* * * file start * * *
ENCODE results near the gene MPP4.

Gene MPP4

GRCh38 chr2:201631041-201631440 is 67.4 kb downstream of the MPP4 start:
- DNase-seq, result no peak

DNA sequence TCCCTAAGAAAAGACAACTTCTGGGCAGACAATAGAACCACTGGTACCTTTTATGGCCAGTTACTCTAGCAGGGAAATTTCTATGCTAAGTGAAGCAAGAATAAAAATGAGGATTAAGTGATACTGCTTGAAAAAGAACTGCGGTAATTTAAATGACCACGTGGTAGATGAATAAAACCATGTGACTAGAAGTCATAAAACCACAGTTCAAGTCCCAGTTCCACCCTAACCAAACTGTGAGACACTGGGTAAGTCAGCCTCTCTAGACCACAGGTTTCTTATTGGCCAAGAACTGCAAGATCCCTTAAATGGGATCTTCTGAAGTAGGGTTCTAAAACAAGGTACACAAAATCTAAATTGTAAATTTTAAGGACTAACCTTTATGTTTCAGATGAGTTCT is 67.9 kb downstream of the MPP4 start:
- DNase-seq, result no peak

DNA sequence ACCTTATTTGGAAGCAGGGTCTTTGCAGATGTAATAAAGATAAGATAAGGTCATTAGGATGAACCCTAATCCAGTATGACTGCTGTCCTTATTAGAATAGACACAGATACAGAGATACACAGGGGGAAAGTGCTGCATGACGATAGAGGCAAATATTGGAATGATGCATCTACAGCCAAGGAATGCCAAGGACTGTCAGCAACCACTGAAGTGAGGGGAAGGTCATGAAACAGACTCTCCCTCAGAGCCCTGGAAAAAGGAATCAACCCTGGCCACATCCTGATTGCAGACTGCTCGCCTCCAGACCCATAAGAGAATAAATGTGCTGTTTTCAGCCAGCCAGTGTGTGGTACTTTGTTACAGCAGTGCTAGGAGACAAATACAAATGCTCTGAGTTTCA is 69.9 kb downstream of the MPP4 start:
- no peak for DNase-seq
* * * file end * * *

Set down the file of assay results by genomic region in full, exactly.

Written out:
ENCODE results near the gene MPP4.

Gene MPP4

GRCh38 chr2:201631041-201631440 is 67.4 kb downstream of the MPP4 start:
- DNase-seq, result no peak

DNA sequence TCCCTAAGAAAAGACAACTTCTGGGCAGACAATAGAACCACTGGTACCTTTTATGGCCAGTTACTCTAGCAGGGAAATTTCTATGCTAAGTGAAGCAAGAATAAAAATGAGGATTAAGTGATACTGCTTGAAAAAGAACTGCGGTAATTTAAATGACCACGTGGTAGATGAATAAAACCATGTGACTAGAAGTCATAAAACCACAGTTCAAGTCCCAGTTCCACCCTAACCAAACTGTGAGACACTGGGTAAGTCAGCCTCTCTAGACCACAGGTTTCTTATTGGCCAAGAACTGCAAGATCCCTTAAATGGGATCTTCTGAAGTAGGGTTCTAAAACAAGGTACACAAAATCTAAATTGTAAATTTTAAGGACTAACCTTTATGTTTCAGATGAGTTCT is 67.9 kb downstream of the MPP4 start:
- DNase-seq, result no peak

DNA sequence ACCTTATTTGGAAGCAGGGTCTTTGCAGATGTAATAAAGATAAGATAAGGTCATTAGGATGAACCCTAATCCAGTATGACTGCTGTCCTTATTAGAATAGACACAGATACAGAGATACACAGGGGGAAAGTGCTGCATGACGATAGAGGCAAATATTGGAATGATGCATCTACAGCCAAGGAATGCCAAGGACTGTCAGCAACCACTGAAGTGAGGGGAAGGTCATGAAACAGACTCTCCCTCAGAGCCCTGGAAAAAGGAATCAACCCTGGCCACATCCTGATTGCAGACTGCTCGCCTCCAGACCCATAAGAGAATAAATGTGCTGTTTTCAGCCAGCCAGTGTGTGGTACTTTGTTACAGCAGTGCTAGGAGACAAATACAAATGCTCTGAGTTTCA is 69.9 kb downstream of the MPP4 start:
- no peak for DNase-seq